This I have found is very helpful when building a large concept build on a small space size, Dusty Canning made a fabulous panorama a few months ago with trains and planes and all sorts of things and the perspective was extremely well done on the build. So for those who do not have the math figured or can't just eye ball it a simple “wireframe” view and a straight edge held along the edge lines of the front of view prims to the vanishing point where they all appear to intersect and you can get a fairly good feel for what the perspective will be from to back and down to up. Once again you must take into account the SL effect when doing perspective in SL, the view point is up and behind your avatar and all things must be built of that sight line if your going to be able to see the build with out camming up and around continuously while in world.
You can also use changes in the visual perspective to make effects that can be dramatic when building, when I have a smaller height building I will sometimes use multiple prims for the upper sections of the build and make small changes on the texture settings as the prims get higher. This gives the illusion of a greater height than what it would be with just a straight texture set on a larger single prim. Simply by adding prims to the face of a prim can give a great perception of depth to any type build you are creating. The use of effects from Trompe-l'œil to forced perspective are as old as art and buildings have been made. So experiment and give your view a new perspective as you build.


Good Building

Nyx

Saturday, April 24, 2010

What You Know About What You Don't Know

As in everything in life there's a lot you just don't know about something you do believe you know a bit about. The same holds true for what we do in SL. When I first entered the UWA Flagship Challenge I considered myself a proficient build at the upper level of the skill side of the curve. I believed my competencies where solid and I had a strong occupational fit with the outline of what the challenge was based on. Well if you have read any of my past blogs you will see that several times I have stressed the importance of research for any build you are doing. Well after having spoken about all the research I have done about Australia, it's history, it's culture and it's peoples I felt I had covered all the bases in what I would need to be successful in the Challenge. I spent a solid month of researching the materials, geography, history and culture of Western Australia before I made a single prim or texture and have done additional research on every build after that for the challenge.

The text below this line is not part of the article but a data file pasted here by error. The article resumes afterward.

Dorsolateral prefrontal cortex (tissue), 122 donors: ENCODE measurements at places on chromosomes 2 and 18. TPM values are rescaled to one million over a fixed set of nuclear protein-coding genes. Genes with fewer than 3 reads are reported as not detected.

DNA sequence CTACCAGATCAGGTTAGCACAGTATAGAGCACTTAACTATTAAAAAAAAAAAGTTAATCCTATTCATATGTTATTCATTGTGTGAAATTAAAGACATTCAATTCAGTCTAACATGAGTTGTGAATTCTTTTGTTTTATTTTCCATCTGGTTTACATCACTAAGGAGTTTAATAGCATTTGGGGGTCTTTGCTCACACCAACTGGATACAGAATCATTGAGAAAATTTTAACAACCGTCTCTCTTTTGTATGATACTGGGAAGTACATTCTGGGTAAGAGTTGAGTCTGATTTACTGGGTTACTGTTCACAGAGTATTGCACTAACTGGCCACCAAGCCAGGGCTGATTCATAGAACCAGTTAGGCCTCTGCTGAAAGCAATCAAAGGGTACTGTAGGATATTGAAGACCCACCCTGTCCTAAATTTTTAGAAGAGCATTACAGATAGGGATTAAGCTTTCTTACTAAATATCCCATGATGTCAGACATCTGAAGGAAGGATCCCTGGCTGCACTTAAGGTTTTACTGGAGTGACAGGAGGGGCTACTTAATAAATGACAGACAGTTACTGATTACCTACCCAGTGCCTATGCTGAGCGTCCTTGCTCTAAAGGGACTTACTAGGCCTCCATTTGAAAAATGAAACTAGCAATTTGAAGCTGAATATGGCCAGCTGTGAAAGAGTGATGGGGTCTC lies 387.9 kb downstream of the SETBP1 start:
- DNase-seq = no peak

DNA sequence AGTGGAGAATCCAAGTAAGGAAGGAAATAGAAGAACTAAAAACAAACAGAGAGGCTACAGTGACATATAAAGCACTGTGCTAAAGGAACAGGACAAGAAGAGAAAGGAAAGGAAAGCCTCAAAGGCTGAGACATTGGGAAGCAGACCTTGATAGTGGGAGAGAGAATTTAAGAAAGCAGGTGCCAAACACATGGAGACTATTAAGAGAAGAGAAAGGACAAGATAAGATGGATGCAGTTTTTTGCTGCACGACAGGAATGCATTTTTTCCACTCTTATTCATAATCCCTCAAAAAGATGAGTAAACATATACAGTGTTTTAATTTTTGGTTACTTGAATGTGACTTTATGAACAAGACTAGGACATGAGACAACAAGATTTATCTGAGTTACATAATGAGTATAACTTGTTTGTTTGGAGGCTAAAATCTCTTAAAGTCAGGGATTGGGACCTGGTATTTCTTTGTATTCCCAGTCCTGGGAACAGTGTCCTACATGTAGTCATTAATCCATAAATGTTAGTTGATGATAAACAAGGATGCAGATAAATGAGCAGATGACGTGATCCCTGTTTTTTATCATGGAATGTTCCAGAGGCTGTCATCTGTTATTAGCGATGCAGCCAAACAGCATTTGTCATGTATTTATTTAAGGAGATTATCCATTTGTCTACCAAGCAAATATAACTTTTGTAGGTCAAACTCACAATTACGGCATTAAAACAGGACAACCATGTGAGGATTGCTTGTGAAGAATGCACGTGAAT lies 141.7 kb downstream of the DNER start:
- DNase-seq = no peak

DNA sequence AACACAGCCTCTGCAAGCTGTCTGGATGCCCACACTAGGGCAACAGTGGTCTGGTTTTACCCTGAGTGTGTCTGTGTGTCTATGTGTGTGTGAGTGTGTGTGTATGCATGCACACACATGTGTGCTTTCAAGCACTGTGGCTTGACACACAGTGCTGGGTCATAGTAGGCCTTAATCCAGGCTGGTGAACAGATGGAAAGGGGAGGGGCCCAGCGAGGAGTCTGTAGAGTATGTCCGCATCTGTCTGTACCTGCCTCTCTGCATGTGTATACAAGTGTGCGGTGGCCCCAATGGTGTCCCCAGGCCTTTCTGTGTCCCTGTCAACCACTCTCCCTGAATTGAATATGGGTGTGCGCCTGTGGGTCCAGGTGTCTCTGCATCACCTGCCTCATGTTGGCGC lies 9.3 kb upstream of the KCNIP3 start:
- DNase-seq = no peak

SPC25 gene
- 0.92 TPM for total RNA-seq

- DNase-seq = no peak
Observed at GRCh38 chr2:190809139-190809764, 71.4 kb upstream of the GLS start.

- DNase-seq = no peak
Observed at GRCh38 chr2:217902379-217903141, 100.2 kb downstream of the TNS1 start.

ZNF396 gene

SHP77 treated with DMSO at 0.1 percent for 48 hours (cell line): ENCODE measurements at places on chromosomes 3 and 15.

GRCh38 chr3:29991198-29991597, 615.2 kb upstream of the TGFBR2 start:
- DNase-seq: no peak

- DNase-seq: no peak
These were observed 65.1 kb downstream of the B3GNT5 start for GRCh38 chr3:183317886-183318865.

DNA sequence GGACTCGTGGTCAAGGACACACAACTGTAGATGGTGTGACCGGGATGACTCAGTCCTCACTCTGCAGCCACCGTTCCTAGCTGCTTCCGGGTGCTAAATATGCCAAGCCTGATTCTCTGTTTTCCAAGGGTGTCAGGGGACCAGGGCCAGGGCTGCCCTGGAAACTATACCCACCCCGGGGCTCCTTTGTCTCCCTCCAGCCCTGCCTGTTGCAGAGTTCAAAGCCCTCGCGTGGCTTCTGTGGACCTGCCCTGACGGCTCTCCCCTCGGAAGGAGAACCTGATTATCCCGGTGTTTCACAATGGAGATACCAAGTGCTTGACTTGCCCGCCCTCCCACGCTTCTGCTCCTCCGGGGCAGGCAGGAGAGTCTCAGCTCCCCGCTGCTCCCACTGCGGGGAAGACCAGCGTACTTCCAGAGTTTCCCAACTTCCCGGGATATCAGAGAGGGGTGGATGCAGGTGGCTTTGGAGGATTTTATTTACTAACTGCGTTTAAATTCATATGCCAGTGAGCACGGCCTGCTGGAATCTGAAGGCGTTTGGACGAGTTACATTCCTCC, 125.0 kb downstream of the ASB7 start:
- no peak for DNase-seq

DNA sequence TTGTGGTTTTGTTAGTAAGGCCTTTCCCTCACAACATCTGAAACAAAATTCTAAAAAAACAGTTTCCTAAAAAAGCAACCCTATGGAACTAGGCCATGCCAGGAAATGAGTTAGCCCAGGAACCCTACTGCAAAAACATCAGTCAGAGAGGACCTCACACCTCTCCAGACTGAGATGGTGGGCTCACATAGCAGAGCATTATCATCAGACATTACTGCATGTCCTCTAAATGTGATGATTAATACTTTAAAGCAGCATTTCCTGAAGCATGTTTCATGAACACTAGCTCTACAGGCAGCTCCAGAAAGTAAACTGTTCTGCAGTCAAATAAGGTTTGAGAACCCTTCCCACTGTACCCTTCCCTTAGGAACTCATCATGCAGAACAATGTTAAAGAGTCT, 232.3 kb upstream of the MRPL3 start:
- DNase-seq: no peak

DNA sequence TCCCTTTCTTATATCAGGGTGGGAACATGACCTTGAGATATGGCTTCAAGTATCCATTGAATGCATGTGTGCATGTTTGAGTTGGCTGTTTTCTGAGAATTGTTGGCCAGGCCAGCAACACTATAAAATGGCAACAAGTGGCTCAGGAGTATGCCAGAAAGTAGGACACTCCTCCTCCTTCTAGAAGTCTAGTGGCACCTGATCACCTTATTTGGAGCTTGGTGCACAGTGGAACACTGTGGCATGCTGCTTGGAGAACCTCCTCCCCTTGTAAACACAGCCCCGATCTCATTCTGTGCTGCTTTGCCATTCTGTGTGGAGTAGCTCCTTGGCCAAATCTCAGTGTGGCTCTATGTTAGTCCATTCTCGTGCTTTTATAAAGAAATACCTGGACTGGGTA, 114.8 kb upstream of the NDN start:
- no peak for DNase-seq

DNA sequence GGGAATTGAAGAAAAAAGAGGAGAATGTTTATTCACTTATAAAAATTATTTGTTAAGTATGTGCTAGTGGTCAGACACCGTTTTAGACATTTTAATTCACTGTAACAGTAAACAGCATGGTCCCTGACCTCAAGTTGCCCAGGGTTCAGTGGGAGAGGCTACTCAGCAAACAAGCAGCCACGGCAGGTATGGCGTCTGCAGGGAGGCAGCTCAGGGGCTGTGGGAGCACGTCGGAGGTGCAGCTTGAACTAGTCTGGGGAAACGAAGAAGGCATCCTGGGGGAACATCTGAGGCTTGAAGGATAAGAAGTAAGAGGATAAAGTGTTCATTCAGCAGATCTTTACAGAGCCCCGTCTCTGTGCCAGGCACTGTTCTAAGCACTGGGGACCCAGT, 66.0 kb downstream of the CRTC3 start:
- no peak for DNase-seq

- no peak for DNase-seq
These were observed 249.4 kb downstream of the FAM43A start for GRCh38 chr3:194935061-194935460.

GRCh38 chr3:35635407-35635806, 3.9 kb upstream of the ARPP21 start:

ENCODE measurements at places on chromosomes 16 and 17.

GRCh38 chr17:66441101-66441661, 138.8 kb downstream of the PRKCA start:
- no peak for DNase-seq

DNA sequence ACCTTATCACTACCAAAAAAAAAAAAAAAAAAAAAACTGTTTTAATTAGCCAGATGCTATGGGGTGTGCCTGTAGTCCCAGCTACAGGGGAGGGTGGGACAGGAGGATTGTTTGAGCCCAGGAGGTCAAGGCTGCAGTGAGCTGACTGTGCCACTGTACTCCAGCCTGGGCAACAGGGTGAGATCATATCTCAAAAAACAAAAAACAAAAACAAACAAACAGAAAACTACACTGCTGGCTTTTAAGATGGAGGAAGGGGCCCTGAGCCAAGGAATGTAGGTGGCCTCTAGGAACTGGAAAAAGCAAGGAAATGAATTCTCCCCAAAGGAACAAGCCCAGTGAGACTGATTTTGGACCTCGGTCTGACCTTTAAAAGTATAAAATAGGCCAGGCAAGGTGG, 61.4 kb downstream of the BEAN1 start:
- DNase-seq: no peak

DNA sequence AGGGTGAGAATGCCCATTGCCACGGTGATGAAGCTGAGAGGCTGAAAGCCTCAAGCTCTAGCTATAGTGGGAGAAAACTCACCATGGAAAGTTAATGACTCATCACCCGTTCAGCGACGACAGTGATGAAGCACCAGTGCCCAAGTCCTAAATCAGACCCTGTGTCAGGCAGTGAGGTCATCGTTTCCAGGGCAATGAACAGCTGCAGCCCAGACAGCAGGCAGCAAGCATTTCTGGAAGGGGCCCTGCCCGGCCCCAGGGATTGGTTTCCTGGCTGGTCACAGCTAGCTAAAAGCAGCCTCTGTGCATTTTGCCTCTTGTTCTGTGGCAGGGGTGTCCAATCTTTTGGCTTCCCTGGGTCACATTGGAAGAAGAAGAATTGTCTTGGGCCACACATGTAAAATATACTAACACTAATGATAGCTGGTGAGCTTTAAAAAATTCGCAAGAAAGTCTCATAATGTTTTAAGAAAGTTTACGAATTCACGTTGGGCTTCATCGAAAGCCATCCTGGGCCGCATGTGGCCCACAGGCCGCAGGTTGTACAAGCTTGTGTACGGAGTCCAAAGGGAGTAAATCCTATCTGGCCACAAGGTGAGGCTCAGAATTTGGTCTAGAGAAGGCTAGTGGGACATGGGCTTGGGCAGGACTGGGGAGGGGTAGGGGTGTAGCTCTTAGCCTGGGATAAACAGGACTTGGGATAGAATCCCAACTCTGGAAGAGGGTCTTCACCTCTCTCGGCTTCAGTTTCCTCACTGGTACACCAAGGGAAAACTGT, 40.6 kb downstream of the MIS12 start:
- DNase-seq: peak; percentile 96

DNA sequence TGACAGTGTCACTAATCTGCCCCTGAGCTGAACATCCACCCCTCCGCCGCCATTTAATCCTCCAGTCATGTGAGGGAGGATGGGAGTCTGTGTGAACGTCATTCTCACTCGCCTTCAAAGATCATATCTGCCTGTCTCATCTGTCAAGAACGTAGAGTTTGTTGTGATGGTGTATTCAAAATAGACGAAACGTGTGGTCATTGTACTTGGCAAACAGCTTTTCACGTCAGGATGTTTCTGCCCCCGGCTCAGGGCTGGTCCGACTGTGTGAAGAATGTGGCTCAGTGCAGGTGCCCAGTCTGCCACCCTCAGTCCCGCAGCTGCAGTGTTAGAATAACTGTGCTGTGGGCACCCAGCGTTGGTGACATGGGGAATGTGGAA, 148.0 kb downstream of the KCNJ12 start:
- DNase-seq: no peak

So now I look back at it a half a year later and I realize that I had done a fair job but not a complete one by any stretch of the imagination. Being an American I will admit that sometimes we do have a centralist view of the world (it revolves around us) mentality. But, I will admit I did recognize this and did take the approach of I will look learn and discover what Western Australia is really about as well as I can as I sit here in Boston and do my research. Well the funny thing is here I am in a UWA Flagship Challenge that is based on designing an SL Architectural Designed concept to be used as a baseline for a Real Life Building to be constructed at the University sometime in the future. I can talk to you about architectural concepts, materials, designs and architects. Yet, as I look back in the hours and days of research I have done the only real knowledge I had of Australian architecture was of pictures and design concepts I had seen. I had not taken the time to look into the minds of the individuals who had created these masterpieces and what drove them and directed them to envision and create what they had seen in their minds eye.

So I will humbly I admit that the world of Australian Architects and their stories is one I am just finally starting to learn about so to the list of individuals I admire and learn from I like to add the names of, Cottier, Edmond, Corrigan, Hassell, Fitzpatrick, Grounds, Seidler, Murcutt. To name just a few of the many many there are to still discover.

So as the saying goes you don't know what you don't know, holds true, I for one am going to make a dent in that and learn a few new things.

Just do a google or yahoo search on the names above and dig and drill into the endless supply of information and links to many many other WA & Australian Architects that will amaze and expand your view of designs and concepts. For they have for me.